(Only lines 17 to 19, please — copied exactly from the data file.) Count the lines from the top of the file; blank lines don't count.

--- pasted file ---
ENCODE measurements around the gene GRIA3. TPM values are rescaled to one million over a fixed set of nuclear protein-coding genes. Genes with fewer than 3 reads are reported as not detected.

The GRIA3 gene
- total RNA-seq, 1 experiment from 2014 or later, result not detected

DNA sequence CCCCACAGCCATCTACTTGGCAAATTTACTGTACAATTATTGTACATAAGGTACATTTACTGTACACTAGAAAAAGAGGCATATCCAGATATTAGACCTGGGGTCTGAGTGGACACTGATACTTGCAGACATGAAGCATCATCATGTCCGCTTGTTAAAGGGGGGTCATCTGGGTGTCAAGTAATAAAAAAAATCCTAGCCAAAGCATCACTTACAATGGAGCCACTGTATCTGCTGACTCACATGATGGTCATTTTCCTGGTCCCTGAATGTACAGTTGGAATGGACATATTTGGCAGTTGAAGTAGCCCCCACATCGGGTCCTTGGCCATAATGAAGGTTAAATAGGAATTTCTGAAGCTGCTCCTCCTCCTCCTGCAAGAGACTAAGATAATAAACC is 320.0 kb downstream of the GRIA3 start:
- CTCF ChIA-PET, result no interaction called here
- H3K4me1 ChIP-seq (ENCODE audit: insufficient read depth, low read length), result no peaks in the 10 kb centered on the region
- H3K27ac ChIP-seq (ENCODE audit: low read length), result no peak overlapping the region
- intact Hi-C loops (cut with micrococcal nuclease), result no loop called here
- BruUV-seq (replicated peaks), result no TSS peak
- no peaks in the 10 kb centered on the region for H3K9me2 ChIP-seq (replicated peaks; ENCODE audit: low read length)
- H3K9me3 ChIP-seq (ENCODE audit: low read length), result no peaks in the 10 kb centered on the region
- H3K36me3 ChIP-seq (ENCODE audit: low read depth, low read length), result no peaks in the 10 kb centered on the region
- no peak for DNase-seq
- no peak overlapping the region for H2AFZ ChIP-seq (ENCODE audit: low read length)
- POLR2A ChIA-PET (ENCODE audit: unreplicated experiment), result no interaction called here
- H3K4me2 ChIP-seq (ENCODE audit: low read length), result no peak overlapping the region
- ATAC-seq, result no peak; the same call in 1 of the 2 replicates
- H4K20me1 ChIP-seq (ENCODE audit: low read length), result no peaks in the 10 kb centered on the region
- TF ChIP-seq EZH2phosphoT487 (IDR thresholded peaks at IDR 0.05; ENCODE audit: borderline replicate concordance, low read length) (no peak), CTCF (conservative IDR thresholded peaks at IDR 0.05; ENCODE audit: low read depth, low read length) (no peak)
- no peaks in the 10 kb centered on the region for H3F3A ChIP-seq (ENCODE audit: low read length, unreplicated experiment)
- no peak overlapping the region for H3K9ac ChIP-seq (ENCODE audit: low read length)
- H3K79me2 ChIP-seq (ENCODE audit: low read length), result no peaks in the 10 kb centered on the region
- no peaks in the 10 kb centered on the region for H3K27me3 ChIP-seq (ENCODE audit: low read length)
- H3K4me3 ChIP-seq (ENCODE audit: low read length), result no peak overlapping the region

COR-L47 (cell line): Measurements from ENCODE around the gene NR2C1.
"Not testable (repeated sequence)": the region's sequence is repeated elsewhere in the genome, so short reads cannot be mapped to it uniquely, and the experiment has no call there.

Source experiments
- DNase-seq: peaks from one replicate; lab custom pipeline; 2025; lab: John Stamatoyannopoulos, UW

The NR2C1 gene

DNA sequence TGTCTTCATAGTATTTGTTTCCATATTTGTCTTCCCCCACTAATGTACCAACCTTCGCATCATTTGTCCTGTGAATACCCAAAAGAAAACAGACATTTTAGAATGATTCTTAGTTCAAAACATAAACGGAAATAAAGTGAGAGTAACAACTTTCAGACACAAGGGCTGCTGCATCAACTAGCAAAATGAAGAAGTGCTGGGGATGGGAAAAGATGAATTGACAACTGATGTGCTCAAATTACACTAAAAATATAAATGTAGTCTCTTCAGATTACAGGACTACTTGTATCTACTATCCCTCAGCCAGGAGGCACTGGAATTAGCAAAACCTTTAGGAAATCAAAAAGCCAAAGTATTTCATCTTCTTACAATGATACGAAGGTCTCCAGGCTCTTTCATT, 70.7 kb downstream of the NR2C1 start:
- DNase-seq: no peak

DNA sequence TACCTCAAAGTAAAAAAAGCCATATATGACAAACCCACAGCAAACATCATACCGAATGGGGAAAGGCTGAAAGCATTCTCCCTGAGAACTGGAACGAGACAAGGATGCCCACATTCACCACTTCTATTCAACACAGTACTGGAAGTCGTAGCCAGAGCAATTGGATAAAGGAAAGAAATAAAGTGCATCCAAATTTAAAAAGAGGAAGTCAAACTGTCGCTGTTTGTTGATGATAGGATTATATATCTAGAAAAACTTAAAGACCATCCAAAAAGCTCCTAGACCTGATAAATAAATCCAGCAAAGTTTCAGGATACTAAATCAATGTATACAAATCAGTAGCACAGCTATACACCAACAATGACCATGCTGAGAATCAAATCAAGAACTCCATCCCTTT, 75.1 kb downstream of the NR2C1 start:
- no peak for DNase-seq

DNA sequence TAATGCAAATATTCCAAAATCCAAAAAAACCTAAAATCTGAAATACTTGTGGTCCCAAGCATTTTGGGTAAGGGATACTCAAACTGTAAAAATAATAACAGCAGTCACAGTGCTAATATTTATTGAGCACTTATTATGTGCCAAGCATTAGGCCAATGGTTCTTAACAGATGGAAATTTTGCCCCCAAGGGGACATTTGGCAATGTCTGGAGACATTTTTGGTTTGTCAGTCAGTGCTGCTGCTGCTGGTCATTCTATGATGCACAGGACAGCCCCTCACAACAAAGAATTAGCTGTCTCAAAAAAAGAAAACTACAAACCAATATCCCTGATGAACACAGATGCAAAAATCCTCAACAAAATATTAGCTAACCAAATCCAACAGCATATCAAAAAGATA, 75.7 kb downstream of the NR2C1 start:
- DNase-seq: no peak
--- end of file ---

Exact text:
- ATAC-seq, result no peak; the same call in 1 of the 2 replicates
- H4K20me1 ChIP-seq (ENCODE audit: low read length), result no peaks in the 10 kb centered on the region
- TF ChIP-seq EZH2phosphoT487 (IDR thresholded peaks at IDR 0.05; ENCODE audit: borderline replicate concordance, low read length) (no peak), CTCF (conservative IDR thresholded peaks at IDR 0.05; ENCODE audit: low read depth, low read length) (no peak)